That’s where Pantone inks come in handy! While they are more expensive to print with, if you are after a colour that can’t be made with CMYK (the inks your home/office printer use, and most professional digital printers use) this can be the answer.

We recently had a client approach us, wanting neon green in their branding. Neon green isn’t possible to print in CMYK (it turns out a murky green), so we selected Pantone 802C. This green is so bright it almost glows on paper.

The other benefit of selecting Pantone colours for your branding is colour matching – this benefits even standard colours. This means when you go to get anything made – whether it be printing brochures, embroidery on uniforms, signwriting on your vehicle – the colours can be matched for consistency. Digital printing can vary in colour from printer to printer, so selecting Pantone colours can minimise discrepancies in colour. You don’t always have to print using Pantone inks (depending on the colour), but it’s a great reference for getting the colour right.

COVID-19: what to do with your time?

What a strange time we are living in – a pandemic, something that happens once a century.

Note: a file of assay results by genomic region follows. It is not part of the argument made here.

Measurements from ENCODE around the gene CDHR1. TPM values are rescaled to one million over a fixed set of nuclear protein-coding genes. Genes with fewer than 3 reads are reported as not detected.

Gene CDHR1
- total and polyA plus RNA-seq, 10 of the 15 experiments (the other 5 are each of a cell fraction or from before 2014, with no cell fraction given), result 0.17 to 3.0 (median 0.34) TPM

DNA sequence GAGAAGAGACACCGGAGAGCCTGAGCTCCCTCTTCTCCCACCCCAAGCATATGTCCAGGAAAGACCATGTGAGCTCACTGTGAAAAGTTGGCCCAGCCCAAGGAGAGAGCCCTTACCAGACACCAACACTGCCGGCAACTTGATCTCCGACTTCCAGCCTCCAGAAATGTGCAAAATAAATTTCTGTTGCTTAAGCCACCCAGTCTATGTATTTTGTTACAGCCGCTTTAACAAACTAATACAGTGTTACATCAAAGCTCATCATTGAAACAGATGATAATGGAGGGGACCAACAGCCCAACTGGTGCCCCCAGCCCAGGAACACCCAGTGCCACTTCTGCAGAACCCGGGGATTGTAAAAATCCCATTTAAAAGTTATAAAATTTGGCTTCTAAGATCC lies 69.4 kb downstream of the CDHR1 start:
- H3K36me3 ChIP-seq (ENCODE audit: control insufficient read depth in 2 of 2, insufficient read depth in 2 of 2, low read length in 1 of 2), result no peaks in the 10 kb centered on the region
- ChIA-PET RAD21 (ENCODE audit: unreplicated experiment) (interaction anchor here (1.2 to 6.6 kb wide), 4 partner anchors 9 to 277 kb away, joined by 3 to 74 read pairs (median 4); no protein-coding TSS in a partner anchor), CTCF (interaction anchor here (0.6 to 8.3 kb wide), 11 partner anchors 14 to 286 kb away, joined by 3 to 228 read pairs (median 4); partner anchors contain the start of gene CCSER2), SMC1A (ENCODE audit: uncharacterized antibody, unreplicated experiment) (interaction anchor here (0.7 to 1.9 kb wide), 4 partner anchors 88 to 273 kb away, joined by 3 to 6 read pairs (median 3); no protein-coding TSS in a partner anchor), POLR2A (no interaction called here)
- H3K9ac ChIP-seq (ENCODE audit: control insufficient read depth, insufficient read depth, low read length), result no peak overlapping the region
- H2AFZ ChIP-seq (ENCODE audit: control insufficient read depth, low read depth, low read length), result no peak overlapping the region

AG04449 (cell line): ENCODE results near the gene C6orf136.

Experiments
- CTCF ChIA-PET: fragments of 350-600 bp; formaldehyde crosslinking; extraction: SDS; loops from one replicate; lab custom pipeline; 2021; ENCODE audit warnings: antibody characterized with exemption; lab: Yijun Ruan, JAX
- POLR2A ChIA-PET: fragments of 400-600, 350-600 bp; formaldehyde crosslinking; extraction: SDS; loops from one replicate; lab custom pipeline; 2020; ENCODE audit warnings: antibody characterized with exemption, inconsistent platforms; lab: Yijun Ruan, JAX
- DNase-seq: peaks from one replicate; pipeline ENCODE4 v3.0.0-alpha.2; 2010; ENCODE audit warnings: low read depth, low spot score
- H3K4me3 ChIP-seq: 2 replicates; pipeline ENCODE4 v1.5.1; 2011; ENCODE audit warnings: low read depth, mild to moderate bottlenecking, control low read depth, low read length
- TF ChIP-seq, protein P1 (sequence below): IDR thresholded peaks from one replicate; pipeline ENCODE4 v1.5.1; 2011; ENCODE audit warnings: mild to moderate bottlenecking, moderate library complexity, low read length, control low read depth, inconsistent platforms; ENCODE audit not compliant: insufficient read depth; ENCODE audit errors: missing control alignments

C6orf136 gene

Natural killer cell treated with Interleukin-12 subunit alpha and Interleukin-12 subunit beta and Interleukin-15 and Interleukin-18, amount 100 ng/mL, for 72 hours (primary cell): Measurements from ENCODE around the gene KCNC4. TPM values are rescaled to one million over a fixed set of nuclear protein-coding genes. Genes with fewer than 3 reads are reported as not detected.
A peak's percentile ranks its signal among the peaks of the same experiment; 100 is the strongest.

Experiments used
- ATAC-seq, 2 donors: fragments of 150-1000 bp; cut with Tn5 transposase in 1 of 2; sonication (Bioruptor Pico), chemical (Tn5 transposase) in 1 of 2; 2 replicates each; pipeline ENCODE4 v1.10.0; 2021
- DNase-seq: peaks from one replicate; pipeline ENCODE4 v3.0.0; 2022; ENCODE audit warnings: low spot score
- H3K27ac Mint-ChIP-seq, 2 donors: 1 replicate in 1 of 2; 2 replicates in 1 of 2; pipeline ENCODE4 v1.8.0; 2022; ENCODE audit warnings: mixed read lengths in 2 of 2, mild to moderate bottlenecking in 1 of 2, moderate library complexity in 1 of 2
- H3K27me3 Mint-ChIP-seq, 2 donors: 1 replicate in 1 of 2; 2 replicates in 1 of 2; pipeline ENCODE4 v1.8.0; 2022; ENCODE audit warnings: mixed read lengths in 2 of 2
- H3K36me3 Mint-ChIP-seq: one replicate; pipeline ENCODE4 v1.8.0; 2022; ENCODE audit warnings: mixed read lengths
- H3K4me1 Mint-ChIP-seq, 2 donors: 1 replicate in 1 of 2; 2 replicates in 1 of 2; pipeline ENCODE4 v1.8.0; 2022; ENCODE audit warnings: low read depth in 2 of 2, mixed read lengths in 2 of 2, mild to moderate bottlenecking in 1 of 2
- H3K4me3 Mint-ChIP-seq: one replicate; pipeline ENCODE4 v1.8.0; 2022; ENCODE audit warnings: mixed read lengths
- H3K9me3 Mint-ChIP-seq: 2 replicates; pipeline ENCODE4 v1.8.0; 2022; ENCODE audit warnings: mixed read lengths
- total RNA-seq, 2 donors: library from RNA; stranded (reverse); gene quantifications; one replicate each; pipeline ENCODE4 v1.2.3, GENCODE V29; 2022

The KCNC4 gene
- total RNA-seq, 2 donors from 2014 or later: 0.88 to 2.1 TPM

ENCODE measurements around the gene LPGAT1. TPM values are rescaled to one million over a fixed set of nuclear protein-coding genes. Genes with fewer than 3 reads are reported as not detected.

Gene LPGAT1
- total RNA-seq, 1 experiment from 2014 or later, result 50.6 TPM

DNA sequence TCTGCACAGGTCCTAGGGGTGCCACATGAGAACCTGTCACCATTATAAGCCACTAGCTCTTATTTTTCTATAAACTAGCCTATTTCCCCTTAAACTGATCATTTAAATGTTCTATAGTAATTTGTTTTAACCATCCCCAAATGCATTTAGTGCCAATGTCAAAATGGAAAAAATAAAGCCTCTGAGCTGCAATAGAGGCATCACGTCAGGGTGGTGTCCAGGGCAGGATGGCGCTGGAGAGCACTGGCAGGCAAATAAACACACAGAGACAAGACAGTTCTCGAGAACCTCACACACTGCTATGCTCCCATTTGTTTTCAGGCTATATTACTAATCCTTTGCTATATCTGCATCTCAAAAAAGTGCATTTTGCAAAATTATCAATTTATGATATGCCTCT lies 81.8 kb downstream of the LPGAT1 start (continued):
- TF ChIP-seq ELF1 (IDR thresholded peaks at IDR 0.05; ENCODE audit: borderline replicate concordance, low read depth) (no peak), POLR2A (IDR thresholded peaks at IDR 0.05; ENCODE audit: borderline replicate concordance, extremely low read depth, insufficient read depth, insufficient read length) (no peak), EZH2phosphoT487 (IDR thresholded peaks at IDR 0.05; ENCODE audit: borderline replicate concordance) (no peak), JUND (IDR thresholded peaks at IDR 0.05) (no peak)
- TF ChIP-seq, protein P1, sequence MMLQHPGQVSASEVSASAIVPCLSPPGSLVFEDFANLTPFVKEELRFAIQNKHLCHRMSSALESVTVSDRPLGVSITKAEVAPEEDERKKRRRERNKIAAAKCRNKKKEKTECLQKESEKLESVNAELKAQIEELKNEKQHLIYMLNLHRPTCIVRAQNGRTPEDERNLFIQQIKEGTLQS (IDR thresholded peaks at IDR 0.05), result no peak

Some of our clients are still going okay, but for many, they have had to wind down or temporarily close their businesses. We’ve had clients who have had to cancel or postpone events, too. The stress of losing income is really scary – but also trying to be remembered even while being closed. What do you do without money to spend?

You make the most of that time you would have been spending working in your business, working on your business. If you’re not completely tied down to entertaining kids who are home from school, this is the time to look at your online presence.

When was the last time you reviewed your website? If you haven’t had a chance recently, make time now to go through each page and update them. You might even have new products or services to add that you’ve been too busy to do – until now.

Have you got an online store? You could add descriptions to each product, helping your search engine rankings (SEO).

Have you got a blog? Don’t just use this time to add one blog entry – write as many as you can, so you can post them in the future when you’re too busy to write again (it will happen).

Have you got a Google Business listing? Look it up and check that it’s up to date. Google keep adding new fields to the listings, so it’s a good idea to log in and check if you have added everything you can – including photos.

How’s your social media going? Social media is your friend during a closure. Even if you are stuck at home, your knowledge about your industry and business is not forgotten. Record some videos, add photos, share previous reviews, share your favourite work memories. Show people that you are still indeed here and aren’t going anywhere.